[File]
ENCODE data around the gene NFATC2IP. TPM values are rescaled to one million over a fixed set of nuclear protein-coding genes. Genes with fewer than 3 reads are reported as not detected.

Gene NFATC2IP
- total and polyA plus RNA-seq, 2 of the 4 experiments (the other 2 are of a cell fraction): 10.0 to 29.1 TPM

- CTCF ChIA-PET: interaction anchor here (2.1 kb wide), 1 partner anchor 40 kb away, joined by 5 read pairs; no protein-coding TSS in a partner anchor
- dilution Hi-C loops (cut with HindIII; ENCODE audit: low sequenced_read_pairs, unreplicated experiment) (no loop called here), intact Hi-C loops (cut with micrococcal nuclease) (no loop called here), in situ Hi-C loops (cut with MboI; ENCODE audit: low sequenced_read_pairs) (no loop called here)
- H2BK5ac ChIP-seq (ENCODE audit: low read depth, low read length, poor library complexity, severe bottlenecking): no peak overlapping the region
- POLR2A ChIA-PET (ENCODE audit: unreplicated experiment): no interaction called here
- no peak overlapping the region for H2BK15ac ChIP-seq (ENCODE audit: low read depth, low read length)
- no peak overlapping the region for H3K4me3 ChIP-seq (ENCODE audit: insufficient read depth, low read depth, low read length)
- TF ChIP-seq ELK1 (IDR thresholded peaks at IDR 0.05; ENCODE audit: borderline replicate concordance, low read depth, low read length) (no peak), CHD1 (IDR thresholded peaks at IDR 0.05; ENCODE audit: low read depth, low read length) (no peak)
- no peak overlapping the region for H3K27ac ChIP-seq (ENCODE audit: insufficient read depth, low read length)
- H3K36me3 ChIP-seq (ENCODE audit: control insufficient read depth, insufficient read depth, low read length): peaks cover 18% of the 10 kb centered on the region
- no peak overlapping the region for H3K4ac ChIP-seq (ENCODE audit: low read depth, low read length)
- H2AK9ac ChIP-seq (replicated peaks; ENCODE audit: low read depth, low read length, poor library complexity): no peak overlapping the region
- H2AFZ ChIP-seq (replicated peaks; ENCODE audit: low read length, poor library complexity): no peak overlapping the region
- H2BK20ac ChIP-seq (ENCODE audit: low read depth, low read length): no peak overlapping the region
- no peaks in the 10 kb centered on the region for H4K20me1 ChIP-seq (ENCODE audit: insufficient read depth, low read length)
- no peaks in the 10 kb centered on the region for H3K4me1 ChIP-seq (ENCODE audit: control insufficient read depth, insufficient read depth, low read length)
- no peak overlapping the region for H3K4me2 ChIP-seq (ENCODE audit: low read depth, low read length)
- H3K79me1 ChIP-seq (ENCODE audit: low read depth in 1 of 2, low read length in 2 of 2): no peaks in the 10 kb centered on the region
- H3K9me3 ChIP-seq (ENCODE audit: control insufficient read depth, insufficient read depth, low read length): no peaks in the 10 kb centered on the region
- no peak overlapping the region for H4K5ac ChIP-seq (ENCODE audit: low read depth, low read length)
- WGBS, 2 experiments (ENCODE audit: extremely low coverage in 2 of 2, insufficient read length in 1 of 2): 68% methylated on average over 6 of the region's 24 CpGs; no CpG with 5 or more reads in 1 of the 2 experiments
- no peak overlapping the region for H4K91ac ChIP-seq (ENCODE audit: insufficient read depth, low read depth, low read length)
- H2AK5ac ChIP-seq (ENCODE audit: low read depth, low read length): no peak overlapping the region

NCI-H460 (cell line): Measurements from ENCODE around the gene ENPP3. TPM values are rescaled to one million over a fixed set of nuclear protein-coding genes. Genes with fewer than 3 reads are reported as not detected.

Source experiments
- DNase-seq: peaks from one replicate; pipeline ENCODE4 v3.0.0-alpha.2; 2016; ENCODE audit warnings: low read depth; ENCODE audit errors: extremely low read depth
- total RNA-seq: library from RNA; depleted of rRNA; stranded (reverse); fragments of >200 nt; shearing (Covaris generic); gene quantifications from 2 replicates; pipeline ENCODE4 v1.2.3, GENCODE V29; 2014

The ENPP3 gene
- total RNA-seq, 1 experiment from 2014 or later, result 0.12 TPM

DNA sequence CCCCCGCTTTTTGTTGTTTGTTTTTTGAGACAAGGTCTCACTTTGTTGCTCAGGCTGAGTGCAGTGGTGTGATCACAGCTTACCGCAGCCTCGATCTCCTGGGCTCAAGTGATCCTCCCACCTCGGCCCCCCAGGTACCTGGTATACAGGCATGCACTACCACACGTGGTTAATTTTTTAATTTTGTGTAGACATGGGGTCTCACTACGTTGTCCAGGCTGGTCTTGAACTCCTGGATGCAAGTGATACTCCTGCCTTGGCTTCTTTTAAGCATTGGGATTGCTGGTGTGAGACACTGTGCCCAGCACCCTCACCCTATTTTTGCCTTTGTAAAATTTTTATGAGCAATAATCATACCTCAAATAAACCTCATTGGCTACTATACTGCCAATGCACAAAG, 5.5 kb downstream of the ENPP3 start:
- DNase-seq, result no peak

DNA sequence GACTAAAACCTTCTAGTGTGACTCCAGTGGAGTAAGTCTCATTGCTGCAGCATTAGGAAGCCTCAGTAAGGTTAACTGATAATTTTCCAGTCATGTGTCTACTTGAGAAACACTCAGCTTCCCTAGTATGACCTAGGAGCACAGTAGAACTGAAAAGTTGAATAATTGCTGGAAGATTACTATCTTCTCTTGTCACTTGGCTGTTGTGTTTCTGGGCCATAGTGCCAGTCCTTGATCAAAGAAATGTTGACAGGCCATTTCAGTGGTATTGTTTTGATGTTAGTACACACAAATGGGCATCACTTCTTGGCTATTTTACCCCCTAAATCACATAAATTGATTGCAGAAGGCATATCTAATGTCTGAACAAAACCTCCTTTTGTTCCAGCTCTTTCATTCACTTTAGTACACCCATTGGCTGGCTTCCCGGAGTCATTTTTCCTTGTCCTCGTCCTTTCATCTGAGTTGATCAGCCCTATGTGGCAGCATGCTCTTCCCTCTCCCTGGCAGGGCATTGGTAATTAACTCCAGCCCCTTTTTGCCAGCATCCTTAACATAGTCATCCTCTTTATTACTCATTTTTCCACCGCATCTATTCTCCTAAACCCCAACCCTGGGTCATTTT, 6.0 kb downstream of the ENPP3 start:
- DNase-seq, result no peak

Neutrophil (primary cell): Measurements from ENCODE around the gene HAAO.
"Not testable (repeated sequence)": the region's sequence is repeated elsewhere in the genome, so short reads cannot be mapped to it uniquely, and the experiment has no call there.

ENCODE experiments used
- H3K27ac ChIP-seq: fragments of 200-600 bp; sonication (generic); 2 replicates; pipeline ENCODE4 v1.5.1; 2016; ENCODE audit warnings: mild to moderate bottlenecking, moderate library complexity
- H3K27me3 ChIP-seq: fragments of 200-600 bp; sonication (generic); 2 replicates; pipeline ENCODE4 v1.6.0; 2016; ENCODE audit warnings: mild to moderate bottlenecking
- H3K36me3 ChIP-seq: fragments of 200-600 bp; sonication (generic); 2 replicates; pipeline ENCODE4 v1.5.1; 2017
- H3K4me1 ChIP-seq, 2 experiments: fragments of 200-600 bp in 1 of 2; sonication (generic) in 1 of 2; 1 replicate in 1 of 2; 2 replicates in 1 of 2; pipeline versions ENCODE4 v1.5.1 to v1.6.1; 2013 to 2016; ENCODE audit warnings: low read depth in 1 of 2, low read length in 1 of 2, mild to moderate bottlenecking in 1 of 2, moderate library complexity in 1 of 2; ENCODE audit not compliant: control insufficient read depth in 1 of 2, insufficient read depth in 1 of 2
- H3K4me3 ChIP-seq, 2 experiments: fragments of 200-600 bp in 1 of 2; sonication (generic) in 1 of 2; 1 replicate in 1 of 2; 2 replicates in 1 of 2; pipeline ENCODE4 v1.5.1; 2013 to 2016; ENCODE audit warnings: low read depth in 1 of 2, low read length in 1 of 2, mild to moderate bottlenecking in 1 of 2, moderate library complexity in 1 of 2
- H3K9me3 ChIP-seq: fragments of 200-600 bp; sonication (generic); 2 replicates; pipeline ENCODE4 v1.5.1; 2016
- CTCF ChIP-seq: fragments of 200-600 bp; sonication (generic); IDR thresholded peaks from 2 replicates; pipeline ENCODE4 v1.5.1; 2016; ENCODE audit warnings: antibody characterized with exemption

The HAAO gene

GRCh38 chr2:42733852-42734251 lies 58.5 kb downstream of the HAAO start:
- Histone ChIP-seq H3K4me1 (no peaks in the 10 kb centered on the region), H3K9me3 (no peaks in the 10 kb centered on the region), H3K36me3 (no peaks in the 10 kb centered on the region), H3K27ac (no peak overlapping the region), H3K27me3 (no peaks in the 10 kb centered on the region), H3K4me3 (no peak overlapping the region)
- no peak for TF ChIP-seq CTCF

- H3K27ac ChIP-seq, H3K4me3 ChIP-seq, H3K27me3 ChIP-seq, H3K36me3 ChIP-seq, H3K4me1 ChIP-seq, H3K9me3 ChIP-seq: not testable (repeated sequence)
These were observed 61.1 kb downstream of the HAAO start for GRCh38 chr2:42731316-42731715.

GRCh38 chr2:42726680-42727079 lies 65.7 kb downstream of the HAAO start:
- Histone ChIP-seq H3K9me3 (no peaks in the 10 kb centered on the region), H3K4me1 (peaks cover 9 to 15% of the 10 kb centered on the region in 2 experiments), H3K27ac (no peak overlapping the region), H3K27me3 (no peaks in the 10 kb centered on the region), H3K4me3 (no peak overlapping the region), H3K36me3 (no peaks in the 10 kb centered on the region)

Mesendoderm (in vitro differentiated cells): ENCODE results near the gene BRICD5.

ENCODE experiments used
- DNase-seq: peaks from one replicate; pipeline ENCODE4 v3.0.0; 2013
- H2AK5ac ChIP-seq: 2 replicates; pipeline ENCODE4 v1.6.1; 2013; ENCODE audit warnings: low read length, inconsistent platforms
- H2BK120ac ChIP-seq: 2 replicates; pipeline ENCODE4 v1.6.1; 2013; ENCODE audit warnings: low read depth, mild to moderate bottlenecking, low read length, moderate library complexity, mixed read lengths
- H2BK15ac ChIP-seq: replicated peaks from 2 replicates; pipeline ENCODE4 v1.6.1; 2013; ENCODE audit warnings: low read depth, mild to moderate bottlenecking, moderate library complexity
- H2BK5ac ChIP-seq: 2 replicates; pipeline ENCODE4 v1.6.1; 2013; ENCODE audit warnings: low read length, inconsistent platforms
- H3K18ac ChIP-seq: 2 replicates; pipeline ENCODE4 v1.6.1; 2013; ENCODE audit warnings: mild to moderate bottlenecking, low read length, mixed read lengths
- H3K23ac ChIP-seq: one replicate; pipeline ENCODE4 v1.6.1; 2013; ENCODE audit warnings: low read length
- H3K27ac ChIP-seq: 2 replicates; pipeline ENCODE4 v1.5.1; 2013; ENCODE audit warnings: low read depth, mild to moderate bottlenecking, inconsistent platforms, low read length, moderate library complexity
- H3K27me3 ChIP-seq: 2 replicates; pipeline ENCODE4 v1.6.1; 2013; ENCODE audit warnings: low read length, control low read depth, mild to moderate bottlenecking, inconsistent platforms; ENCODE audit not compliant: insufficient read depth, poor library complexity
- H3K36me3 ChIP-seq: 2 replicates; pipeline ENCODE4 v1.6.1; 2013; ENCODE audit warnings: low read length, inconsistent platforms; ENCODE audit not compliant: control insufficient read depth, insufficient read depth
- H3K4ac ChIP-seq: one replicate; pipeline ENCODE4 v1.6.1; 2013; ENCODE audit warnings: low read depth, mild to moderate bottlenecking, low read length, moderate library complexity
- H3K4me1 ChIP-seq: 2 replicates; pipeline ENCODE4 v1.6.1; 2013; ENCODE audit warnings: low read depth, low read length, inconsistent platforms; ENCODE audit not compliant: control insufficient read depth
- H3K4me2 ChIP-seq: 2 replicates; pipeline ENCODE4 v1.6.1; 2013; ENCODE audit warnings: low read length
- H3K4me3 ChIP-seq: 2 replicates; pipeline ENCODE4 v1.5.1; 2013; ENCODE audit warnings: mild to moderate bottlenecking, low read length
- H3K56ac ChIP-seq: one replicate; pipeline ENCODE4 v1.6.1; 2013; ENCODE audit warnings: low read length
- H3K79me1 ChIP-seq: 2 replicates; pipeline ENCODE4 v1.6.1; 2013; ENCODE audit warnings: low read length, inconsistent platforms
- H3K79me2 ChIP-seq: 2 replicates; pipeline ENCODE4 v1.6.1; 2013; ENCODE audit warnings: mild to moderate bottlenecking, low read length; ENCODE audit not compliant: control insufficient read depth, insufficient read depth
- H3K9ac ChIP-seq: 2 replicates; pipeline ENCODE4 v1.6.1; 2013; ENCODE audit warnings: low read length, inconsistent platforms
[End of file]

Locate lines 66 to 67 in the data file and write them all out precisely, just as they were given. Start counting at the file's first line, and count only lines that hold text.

- H3K4ac ChIP-seq: one replicate; pipeline ENCODE4 v1.6.1; 2013; ENCODE audit warnings: low read depth, mild to moderate bottlenecking, low read length, moderate library complexity
- H3K4me1 ChIP-seq: 2 replicates; pipeline ENCODE4 v1.6.1; 2013; ENCODE audit warnings: low read depth, low read length, inconsistent platforms; ENCODE audit not compliant: control insufficient read depth